The service master key is created when SQL Server 2005 is installed. The key is created based on and protected with the credentials of the Windows Account that is used as the SQL Server Service account. The service master key is used to encrypt password which are stored in the master database (like SQL logins and credentials for linked servers), also this key acts as the root for the SQL Server encryption hierarchy. The service master key can not be created or dropped, it can however be altered, backed up and restored. In fact, backing up the service master key is recommended right after installing the SQL Server instance. See ALTER SERVICE MASTER KEY for more information.

Database master key

The database master key can be created as a starting point for encryption in the database. This can be done with the statement CREATE MASTER KEY which must include the ENCRYPTION BY PASSWORD. This creates the master key in the database (encrypted by the password and by the service master key), also the database master key is stored in the master database where it is encrypted with the service master key. The database master key is stored in the master database to facilitate automatic decryption. It is possible to drop the copy from the master database, but then it is required to manually open a database master key prior to using it. Like the service master key, it is best practice to backup the database master key too. See CREATE MASTER KEY for more information.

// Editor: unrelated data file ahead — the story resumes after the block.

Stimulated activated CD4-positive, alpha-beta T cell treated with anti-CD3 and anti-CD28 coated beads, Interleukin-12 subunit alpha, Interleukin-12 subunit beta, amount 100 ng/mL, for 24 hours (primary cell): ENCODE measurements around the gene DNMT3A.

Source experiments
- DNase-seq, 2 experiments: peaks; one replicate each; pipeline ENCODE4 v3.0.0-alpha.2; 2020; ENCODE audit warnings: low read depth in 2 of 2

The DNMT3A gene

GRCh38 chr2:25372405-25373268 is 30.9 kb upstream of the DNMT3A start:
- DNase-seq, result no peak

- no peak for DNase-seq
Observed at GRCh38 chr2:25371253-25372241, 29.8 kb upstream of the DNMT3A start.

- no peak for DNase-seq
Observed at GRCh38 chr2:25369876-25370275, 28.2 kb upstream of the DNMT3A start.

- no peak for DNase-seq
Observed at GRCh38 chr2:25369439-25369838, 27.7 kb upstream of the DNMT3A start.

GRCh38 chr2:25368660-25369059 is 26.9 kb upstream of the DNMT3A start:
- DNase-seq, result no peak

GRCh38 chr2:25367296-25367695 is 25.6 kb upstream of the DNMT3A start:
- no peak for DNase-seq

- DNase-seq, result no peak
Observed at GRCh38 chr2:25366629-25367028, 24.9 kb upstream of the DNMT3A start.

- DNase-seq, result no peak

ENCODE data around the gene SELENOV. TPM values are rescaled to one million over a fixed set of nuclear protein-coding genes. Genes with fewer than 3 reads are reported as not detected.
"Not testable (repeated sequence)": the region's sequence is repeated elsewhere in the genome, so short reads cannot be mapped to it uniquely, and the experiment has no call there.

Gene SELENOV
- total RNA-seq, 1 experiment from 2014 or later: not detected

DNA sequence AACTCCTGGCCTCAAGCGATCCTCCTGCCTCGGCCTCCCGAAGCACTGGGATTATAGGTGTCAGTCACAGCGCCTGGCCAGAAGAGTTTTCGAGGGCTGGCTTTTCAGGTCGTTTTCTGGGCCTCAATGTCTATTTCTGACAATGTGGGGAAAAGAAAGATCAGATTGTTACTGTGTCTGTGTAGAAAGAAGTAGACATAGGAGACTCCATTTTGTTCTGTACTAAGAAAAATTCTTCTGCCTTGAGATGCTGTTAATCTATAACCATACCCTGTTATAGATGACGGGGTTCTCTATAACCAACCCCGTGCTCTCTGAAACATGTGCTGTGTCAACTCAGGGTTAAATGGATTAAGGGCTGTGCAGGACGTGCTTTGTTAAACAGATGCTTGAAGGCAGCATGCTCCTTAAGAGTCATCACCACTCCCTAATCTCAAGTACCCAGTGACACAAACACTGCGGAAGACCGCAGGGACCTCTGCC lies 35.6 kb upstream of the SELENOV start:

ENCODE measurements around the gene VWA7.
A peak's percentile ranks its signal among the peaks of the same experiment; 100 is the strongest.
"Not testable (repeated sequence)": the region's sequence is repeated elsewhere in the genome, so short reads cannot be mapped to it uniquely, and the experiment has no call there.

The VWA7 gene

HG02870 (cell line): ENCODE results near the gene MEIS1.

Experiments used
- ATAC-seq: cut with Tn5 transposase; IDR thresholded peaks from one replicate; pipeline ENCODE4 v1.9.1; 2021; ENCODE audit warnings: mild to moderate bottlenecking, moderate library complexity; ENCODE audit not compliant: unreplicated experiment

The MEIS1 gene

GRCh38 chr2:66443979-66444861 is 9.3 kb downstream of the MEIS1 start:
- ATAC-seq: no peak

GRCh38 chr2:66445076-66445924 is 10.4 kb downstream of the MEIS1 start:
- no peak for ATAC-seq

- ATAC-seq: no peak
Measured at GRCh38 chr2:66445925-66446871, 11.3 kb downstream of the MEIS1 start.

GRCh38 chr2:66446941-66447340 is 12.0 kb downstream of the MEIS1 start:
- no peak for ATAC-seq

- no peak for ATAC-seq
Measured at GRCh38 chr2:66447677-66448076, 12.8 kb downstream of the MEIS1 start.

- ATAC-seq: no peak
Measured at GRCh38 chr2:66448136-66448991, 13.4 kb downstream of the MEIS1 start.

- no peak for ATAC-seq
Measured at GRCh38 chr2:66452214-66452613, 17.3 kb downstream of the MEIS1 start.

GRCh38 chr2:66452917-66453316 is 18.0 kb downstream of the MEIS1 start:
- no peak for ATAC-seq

Encrypting asymmetric keys and certificates

When the ENCRYPTION BY PASSWORD directive is omitted for an asymmetric key or certificate when it is created, the master key of the database where the asymmetric key or certificate will be stored is used to encrypt the private key. This way, the new key or certificate is automatically tied into the encryption hierarchy of SQL Server. Asymmetric keys and certificates can only be encrypted once, so when you alter them, you can switch between encryption by the database master key and encryption by a password, or in the later case change the encryption password.